It doesn’t matter what field you are in, management can take an emotional toll. True, management is generally a desired position because most people would prefer being the boss as opposed to being bossed around. But you can probably be forgiven if, on at least a couple occasions, you wish you could just go back to the simplicity of a job on the bottom of the corporate ladder.
When to Relax
In many instances it seems that most stress relief tips simply amount to the advice, “just relax.” It also seems that in many instances that type of advice just makes you more frustrated. The truth is that for those in a management position you can’t always “just relax” because things need to get done and decisions need to be made. If you don’t do your job, the progress of the company can begin to unravel very quickly. It’s also true, however, that at some times the advice to “just relax” might be worth heeding. The real challenge comes in knowing when to relax and let things go and when you need to be proactive about taking care of a situation.
A Good Manager
As a manager you are evaluated largely by the behavior of those that you manage. If your team is producing the desired results then logic follows that you are doing your job. If they aren’t, then you’re not. The problem with this thinking is that it is not always true. Of course, a good manager should produce good results but in many cases even a well-managed group can choose not to follow the lead of the manager. (The flipside is true as well—a team can sometimes succeed even without effective management.) This is often the primary source of stress for a manager—worrying about how the decisions of employees on his or her team will reflect on his or her performance as a manager.
Knowing Your Boundaries
The key for a manager is to focus on the things that can be controlled and forget about the things that can’t. This applies to the behavior of specific employees, the outcomes of specific strategies, and any number of other factors that simply can’t be controlled. You can only do as much as possible to train and direct employees, beyond that things are out of your control. If you’ve done your job to effectively communicate procedures, motivations and protocols then you should feel good about your effort. If a situation does arise in which an employee (or the team as a whole) under your jurisdiction behaves contrary to what is expected you may face some scrutiny from your superiors. Rest assured, however, that in most cases your superiors will be able to discern where the blame lies. They have most likely been in your position before and will be able to understand what is and is not in your control. And if they can’t, well, that’s out of your control too and as the saying goes, “All worrying does is waste time.”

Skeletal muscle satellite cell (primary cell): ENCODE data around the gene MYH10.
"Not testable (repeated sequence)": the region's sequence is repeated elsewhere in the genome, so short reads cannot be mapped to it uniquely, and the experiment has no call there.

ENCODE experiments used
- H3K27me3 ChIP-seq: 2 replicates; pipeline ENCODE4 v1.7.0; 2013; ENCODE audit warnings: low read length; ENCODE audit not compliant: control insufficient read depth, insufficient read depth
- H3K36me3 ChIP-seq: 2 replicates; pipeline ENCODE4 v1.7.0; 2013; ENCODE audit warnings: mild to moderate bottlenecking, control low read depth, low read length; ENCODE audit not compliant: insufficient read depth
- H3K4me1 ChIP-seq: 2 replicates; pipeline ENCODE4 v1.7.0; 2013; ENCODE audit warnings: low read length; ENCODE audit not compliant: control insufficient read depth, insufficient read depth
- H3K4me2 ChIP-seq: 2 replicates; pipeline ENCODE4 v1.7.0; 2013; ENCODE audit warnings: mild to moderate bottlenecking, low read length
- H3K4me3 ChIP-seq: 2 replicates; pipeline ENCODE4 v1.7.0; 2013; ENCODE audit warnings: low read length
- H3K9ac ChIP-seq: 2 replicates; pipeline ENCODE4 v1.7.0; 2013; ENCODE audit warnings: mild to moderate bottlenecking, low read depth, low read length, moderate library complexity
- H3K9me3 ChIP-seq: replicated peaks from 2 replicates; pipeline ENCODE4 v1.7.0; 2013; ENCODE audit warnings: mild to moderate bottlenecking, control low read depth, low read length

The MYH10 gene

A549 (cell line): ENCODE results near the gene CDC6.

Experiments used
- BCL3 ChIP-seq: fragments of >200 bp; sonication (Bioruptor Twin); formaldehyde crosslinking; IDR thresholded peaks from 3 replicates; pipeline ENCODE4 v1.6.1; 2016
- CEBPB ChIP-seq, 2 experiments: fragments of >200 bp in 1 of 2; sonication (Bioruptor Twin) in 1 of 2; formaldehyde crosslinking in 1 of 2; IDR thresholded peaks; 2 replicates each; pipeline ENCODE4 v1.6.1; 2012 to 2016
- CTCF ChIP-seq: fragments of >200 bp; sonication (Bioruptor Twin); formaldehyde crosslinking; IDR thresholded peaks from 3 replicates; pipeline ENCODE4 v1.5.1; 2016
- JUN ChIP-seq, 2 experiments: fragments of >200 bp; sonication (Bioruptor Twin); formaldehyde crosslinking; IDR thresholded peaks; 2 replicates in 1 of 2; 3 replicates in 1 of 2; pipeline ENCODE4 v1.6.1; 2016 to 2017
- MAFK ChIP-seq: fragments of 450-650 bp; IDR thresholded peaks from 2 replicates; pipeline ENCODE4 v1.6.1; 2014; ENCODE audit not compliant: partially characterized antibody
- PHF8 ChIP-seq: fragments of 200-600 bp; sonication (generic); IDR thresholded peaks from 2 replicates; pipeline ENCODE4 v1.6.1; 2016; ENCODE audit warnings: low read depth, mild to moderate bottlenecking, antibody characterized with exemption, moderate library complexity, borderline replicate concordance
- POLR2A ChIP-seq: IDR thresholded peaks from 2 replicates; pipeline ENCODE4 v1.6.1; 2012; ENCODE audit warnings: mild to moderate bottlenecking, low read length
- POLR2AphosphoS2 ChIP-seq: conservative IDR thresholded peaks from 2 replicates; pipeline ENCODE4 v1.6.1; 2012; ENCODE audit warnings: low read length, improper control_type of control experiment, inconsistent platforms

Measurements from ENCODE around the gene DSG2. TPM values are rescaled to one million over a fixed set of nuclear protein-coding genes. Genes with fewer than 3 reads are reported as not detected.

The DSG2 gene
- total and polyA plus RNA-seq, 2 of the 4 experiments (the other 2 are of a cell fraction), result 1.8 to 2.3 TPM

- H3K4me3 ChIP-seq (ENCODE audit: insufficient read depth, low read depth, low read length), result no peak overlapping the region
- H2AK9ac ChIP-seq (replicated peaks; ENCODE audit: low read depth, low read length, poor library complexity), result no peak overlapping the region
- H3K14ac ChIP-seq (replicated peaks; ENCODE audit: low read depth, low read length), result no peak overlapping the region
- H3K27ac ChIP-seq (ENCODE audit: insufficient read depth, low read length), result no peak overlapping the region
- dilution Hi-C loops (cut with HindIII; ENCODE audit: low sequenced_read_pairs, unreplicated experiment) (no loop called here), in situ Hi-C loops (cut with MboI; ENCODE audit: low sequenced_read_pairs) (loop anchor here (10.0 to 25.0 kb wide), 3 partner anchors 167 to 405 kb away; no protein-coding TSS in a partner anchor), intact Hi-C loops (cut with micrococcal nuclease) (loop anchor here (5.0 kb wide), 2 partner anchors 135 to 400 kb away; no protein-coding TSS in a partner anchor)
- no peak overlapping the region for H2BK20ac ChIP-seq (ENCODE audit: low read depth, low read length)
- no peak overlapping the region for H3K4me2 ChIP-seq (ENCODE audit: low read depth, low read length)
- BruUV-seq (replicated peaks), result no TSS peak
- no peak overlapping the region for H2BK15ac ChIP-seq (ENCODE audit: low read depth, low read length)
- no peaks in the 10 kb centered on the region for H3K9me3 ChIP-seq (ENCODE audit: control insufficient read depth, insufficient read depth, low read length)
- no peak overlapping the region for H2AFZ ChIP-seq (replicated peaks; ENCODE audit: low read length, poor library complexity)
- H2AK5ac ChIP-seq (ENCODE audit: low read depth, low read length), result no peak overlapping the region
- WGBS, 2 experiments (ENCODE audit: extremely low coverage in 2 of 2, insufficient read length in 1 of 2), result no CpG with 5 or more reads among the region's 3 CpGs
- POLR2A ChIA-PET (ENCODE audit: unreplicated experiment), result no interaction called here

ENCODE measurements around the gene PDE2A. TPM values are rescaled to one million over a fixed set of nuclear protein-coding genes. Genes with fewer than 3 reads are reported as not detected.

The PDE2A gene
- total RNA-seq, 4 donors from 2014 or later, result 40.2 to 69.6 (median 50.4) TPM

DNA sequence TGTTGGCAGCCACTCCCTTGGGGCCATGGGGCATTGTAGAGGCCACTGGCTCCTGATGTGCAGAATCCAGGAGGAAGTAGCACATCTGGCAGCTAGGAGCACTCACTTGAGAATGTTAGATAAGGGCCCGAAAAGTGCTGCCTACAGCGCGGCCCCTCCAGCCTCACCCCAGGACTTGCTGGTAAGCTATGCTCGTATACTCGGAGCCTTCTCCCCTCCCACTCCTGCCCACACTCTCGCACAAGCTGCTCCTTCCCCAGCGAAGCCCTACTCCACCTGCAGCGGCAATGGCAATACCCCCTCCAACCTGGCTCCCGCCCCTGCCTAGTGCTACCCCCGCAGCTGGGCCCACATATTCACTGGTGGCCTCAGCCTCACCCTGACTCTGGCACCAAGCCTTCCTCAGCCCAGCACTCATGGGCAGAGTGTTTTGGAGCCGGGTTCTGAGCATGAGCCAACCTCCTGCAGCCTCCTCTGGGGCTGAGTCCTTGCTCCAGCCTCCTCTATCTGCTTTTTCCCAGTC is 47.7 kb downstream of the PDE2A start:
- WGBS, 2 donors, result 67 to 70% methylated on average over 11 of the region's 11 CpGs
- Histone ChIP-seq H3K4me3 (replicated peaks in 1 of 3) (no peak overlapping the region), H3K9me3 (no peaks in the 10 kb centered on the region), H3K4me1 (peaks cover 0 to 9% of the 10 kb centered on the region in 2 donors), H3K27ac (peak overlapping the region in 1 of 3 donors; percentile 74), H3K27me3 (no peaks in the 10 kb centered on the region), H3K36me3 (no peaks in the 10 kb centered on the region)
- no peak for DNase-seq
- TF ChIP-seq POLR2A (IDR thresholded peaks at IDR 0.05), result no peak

You will find that you are much happier and will be much more effective as a manager if you maintain focus on handling those things that are actually in your control. It is much easier said than done but the real key to stress relief as a manager is the ability to discern between what can be controlled, what can’t be controlled and then only spending your energy on the former.
About the Author
Robert Cordray is a freelance writer for noomii.com. Noomii provides career coaching
for all interested across the country. You can find great advice/tips/help for all your needs through noomii.